Religion has its place

A few weeks ago I heard a CBC radio interview with sociologist Reginald Bibby.  The CBC host kept asking if  religion was still needed in our secular culture.

Dr. Bibby  tried to be diplomatic and scientific.  He laughed and said his data supported the idea that religion was valuable.   Yet the interviewer kept bringing the conversation back to the more emotional topic ‘is religion still needed’.

Religion is an easy target.    Religion has to take some of the responsibility for being an easy target too.    It has oppressed people by using authority badly. It has been simplistic in contemporary theology and philosophy. Most seriously it has divided people when they needed anything but division.

The religious unrest in the Middle East, Ireland, China, South Africa, and India is testament to that.

Religion should be criticized like every aspect of our culture. What I want to know is why aren’t people also talking about the good of religion?

New moms’ groups like the Le Leche league, seniors’ groups who get together for conversation and fun,   day care  facilities, drop-in centres, self help groups like AA or CAA, children’s  groups  for dance, scout and tutoring, choirs, political meeting spaces for debate and polling places all take place in religious communities. Who would take them in if religion was not needed?

I want to know when a child is born or a loved one dies where do we speak about life and death?  Where do we speak about  ‘what are we doing on this planet’  or ‘what our life means’?    Where in our culture is the appropriate place to ask these existential questions without inviting ridicule?    I want to know when you or I are depressed, when we are confused, when we ask ‘what is it all about’, is there any other public place where we can heal with others who understand these concerns?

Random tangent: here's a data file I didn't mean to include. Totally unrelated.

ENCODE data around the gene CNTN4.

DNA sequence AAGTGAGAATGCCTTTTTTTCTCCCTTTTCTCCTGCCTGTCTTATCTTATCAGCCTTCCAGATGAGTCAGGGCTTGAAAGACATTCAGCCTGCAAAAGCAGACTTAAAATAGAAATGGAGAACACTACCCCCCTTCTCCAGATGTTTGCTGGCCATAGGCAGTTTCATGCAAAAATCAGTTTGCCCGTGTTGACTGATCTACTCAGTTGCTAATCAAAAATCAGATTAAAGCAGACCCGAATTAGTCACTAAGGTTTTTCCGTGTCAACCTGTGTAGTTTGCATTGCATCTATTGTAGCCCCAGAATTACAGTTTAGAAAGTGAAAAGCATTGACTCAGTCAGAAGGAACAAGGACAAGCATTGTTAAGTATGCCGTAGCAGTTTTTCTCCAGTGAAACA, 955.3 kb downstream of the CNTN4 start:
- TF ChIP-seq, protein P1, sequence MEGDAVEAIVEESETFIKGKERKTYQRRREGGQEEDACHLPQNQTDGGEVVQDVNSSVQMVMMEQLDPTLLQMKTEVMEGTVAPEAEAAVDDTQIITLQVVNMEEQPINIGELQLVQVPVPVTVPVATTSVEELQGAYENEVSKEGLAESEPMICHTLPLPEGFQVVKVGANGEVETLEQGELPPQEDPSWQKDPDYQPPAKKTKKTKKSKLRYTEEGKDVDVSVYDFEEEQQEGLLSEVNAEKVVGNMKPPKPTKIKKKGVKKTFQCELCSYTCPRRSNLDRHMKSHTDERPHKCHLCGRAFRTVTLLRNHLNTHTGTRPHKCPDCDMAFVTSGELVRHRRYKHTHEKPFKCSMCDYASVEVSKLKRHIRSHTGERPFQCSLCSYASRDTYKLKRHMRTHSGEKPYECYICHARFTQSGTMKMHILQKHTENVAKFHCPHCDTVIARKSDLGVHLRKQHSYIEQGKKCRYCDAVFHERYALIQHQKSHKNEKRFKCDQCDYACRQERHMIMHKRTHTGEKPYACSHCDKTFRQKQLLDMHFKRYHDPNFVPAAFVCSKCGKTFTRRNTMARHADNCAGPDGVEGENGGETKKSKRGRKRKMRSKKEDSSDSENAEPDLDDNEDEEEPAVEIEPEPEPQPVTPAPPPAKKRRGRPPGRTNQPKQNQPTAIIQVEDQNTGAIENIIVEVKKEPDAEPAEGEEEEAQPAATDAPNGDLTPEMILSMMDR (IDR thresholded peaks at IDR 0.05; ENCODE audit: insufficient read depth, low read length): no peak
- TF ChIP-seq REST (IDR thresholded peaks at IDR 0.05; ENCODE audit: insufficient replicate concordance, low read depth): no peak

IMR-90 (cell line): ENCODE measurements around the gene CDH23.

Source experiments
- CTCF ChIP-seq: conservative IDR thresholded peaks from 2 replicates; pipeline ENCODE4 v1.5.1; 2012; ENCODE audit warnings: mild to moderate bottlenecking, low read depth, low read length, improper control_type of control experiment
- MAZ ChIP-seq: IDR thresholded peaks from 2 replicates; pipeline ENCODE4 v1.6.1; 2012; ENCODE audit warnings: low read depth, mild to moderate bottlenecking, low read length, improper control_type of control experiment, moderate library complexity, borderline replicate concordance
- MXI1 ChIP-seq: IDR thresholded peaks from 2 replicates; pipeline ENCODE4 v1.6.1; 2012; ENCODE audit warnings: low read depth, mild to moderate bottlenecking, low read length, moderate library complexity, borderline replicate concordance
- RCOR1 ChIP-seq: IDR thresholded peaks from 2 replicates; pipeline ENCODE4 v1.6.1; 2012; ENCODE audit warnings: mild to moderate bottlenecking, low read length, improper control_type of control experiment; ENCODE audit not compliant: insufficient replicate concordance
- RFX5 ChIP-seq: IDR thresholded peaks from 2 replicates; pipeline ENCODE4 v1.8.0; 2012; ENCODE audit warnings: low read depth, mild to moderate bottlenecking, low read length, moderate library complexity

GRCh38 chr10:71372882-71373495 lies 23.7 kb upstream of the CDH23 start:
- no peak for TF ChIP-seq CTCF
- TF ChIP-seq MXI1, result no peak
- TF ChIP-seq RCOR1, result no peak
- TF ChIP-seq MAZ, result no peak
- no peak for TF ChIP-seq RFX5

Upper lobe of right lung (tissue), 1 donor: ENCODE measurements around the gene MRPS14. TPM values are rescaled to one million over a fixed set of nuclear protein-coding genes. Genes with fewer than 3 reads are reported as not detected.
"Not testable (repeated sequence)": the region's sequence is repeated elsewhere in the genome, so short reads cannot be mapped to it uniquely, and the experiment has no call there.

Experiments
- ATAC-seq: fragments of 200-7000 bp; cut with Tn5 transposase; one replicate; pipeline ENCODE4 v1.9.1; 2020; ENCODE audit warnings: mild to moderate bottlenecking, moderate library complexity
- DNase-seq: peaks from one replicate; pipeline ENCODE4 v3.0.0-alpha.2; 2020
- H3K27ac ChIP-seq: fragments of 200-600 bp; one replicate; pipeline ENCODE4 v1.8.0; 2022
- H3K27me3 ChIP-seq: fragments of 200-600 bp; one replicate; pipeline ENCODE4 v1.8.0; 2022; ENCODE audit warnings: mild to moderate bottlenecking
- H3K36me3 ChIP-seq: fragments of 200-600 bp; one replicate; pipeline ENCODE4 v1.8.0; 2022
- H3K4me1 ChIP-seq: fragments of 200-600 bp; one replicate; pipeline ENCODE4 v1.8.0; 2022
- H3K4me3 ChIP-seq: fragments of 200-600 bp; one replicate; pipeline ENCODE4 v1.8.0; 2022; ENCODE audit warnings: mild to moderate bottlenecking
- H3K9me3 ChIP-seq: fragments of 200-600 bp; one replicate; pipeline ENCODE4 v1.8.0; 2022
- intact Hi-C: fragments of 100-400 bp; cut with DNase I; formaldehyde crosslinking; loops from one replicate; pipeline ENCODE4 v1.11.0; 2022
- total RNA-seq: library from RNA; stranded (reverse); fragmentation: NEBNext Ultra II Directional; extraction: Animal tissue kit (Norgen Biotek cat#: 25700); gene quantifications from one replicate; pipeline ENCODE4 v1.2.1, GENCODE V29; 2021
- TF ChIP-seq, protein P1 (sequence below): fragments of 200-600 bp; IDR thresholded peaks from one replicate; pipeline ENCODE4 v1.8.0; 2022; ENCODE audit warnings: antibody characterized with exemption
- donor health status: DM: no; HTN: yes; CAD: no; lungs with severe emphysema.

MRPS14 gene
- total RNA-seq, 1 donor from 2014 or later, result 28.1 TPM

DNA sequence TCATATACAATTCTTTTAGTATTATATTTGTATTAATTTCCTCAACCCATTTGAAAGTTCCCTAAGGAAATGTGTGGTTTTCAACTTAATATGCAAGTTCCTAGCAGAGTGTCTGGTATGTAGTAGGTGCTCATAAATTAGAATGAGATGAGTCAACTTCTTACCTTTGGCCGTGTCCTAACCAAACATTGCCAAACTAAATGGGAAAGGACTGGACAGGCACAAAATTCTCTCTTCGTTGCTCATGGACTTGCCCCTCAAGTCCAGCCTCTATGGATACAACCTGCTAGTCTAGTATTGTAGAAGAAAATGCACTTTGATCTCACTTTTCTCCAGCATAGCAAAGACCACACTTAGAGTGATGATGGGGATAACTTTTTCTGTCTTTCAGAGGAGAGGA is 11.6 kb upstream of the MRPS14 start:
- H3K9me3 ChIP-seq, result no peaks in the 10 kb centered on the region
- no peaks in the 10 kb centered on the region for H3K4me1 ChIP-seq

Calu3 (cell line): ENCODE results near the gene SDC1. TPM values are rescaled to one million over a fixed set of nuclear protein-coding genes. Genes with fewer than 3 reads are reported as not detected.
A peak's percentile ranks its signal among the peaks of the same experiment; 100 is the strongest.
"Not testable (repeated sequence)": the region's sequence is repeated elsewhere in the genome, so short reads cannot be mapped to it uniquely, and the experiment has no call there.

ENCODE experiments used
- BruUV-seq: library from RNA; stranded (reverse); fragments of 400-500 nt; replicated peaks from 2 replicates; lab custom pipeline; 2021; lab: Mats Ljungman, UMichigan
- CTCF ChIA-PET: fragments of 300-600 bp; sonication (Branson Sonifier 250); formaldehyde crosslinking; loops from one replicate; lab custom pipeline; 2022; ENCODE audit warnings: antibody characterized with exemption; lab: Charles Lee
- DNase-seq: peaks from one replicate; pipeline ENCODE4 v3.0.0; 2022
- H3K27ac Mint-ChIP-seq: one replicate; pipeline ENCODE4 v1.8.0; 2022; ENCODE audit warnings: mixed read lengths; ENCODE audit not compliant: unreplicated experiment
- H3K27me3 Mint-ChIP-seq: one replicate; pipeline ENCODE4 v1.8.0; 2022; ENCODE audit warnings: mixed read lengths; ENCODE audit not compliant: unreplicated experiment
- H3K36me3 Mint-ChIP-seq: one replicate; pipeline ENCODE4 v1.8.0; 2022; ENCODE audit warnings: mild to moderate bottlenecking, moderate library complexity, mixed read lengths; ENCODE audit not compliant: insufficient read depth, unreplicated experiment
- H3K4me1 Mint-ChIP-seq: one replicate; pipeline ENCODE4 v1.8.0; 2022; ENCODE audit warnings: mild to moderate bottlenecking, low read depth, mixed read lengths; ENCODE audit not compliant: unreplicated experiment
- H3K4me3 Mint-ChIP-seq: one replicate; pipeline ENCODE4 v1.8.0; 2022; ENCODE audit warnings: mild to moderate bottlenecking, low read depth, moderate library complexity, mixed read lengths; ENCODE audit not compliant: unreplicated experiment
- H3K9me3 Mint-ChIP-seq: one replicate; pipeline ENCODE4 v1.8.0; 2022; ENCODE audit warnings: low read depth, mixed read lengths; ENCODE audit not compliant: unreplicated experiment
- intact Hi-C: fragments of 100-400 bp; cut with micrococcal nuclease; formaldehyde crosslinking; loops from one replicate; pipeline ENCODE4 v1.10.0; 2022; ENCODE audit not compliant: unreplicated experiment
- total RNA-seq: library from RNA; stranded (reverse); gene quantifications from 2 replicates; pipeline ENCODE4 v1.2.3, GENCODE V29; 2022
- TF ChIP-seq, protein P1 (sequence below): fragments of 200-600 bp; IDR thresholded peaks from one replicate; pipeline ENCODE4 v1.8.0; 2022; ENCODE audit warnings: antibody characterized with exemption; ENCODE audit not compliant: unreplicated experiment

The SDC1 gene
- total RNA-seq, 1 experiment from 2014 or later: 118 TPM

We might make fun of words like god, salvation, spirit or soul, but what words do we use when our awareness transcends our experience? How can we explain an experience that transcends memory and language? Where can we go to explore these very human experiences?

When we are in the hospital and life is threatened, when we are old and wondering if our lives mattered, when we are scared about the future,  I want to know, like the Lakota shaman Black Elk, that “life hears me and knows me,” even if no one else does. We need meaning to make life not only palatable, but wonderful.

Religion has profoundly influenced music, dance, art, architecture, language, poetry, healing, science (yes science) and community development. Civil rights, peace, social justice, and respect for human dignity have often been solely religious initiatives.  Anthropologist Wade Davis believes when we throw away religion, we throw away generations of discovery about meaning.  This  devalues our culture and insults our ancestors.   Throwing away religion is arguably throwing away 40,000 years of human development.   Davis likens it to  “losing an old growth forest of the mind.”
Current chaplains, imams, rabbis, priests and ministers are likely some of the most compassionate, well educated,  hard working, and creative people you will ever meet.   Keep in mind the Dalai Lama, Mother Teresa, Thich Nhat hanh, Martin Luther King,  the poet Rumi, Ralph Waldo Emerson, and  Ghandi were all clergy.

Isn’t it time for the media to host an honest program about the goodness of  religion.  We forget, even the word, ‘goodness’ comes from the old English word for God. Our ancestors designed it this way  because they thought goodness was similar to the creative intelligence of us all.

Maybe it is time to ask deeply spiritual people the questions we have been lobbing to atheists and the cynical in science and media.  Their answers might surprise you.

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